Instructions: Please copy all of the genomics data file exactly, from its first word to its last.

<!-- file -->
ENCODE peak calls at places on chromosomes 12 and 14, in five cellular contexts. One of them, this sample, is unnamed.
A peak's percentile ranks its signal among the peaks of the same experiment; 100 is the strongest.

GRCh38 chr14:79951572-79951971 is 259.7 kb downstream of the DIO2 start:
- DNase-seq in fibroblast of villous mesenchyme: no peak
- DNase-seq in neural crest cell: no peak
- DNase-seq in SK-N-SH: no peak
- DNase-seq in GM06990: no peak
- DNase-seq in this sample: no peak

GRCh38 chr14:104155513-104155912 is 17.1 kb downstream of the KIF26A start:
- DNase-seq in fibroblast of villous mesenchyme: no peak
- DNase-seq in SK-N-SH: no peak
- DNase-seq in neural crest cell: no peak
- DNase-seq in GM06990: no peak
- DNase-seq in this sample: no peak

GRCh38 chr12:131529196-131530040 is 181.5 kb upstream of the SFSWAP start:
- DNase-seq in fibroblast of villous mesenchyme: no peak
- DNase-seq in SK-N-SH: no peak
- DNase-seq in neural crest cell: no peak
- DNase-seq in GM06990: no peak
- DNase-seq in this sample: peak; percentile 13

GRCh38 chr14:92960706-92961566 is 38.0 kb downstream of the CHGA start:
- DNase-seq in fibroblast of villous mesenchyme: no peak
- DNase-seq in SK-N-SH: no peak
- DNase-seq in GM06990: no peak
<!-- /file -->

ENCODE peak calls at places on chromosomes 12 and 14, in five cellular contexts. One of them, this sample, is unnamed.
A peak's percentile ranks its signal among the peaks of the same experiment; 100 is the strongest.

GRCh38 chr14:79951572-79951971 is 259.7 kb downstream of the DIO2 start:
- DNase-seq in fibroblast of villous mesenchyme: no peak
- DNase-seq in neural crest cell: no peak
- DNase-seq in SK-N-SH: no peak
- DNase-seq in GM06990: no peak
- DNase-seq in this sample: no peak

GRCh38 chr14:104155513-104155912 is 17.1 kb downstream of the KIF26A start:
- DNase-seq in fibroblast of villous mesenchyme: no peak
- DNase-seq in SK-N-SH: no peak
- DNase-seq in neural crest cell: no peak
- DNase-seq in GM06990: no peak
- DNase-seq in this sample: no peak

GRCh38 chr12:131529196-131530040 is 181.5 kb upstream of the SFSWAP start:
- DNase-seq in fibroblast of villous mesenchyme: no peak
- DNase-seq in SK-N-SH: no peak
- DNase-seq in neural crest cell: no peak
- DNase-seq in GM06990: no peak
- DNase-seq in this sample: peak; percentile 13

GRCh38 chr14:92960706-92961566 is 38.0 kb downstream of the CHGA start:
- DNase-seq in fibroblast of villous mesenchyme: no peak
- DNase-seq in SK-N-SH: no peak
- DNase-seq in GM06990: no peak